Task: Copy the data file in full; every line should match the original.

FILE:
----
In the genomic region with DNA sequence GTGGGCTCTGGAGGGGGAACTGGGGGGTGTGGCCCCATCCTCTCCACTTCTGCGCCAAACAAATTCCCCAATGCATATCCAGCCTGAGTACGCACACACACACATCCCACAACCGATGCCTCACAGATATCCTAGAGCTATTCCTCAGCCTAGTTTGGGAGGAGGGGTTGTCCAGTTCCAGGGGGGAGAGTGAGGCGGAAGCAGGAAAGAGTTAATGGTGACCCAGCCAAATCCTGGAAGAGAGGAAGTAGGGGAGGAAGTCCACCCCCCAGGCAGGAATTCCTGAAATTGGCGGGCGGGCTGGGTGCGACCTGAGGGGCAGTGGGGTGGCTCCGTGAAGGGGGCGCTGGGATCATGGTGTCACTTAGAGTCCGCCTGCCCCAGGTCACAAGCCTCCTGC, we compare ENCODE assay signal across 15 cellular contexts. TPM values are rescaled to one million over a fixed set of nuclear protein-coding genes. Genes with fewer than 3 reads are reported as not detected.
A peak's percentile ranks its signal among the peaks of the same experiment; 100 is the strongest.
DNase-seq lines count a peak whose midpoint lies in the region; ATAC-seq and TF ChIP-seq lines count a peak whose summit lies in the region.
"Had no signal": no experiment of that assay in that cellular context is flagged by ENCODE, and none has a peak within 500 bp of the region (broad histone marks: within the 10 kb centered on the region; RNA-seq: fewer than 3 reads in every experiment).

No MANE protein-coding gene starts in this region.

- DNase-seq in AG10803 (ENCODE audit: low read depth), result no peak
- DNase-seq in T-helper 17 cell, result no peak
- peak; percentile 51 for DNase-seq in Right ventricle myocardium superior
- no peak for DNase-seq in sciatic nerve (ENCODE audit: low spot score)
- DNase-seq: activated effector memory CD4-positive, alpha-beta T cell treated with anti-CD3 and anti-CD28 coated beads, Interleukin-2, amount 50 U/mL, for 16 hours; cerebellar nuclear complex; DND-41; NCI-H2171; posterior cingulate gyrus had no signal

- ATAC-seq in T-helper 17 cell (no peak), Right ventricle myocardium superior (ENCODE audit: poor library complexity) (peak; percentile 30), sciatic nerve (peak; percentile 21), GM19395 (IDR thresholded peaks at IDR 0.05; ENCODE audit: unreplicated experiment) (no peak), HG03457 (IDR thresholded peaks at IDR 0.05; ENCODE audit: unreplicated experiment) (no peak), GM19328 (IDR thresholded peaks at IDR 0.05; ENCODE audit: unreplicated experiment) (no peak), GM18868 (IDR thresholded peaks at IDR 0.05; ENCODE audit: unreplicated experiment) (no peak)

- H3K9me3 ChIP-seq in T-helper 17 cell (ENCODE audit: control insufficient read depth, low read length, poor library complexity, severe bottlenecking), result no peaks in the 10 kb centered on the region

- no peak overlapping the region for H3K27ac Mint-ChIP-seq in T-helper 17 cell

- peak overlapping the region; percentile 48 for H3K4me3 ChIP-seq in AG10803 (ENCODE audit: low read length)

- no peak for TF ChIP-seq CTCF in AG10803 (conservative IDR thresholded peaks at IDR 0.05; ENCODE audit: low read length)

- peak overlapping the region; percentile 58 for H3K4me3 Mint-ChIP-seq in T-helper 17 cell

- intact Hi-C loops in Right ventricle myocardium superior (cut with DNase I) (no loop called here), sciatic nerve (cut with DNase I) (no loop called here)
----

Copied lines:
In the genomic region with DNA sequence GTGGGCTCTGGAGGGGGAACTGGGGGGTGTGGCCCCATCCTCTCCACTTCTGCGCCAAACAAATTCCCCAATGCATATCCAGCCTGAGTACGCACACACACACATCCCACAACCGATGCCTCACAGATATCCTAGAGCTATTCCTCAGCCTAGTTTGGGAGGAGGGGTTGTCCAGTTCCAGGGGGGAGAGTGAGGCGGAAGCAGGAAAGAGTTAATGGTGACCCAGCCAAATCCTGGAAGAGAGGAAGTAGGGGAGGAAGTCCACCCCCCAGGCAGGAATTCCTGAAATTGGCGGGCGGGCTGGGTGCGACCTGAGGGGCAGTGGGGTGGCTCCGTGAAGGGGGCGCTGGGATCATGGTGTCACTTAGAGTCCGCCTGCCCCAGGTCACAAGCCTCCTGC, we compare ENCODE assay signal across 15 cellular contexts. TPM values are rescaled to one million over a fixed set of nuclear protein-coding genes. Genes with fewer than 3 reads are reported as not detected.
A peak's percentile ranks its signal among the peaks of the same experiment; 100 is the strongest.
DNase-seq lines count a peak whose midpoint lies in the region; ATAC-seq and TF ChIP-seq lines count a peak whose summit lies in the region.
"Had no signal": no experiment of that assay in that cellular context is flagged by ENCODE, and none has a peak within 500 bp of the region (broad histone marks: within the 10 kb centered on the region; RNA-seq: fewer than 3 reads in every experiment).

No MANE protein-coding gene starts in this region.

- DNase-seq in AG10803 (ENCODE audit: low read depth), result no peak
- DNase-seq in T-helper 17 cell, result no peak
- peak; percentile 51 for DNase-seq in Right ventricle myocardium superior
- no peak for DNase-seq in sciatic nerve (ENCODE audit: low spot score)
- DNase-seq: activated effector memory CD4-positive, alpha-beta T cell treated with anti-CD3 and anti-CD28 coated beads, Interleukin-2, amount 50 U/mL, for 16 hours; cerebellar nuclear complex; DND-41; NCI-H2171; posterior cingulate gyrus had no signal

- ATAC-seq in T-helper 17 cell (no peak), Right ventricle myocardium superior (ENCODE audit: poor library complexity) (peak; percentile 30), sciatic nerve (peak; percentile 21), GM19395 (IDR thresholded peaks at IDR 0.05; ENCODE audit: unreplicated experiment) (no peak), HG03457 (IDR thresholded peaks at IDR 0.05; ENCODE audit: unreplicated experiment) (no peak), GM19328 (IDR thresholded peaks at IDR 0.05; ENCODE audit: unreplicated experiment) (no peak), GM18868 (IDR thresholded peaks at IDR 0.05; ENCODE audit: unreplicated experiment) (no peak)

- H3K9me3 ChIP-seq in T-helper 17 cell (ENCODE audit: control insufficient read depth, low read length, poor library complexity, severe bottlenecking), result no peaks in the 10 kb centered on the region

- no peak overlapping the region for H3K27ac Mint-ChIP-seq in T-helper 17 cell

- peak overlapping the region; percentile 48 for H3K4me3 ChIP-seq in AG10803 (ENCODE audit: low read length)

- no peak for TF ChIP-seq CTCF in AG10803 (conservative IDR thresholded peaks at IDR 0.05; ENCODE audit: low read length)

- peak overlapping the region; percentile 58 for H3K4me3 Mint-ChIP-seq in T-helper 17 cell

- intact Hi-C loops in Right ventricle myocardium superior (cut with DNase I) (no loop called here), sciatic nerve (cut with DNase I) (no loop called here)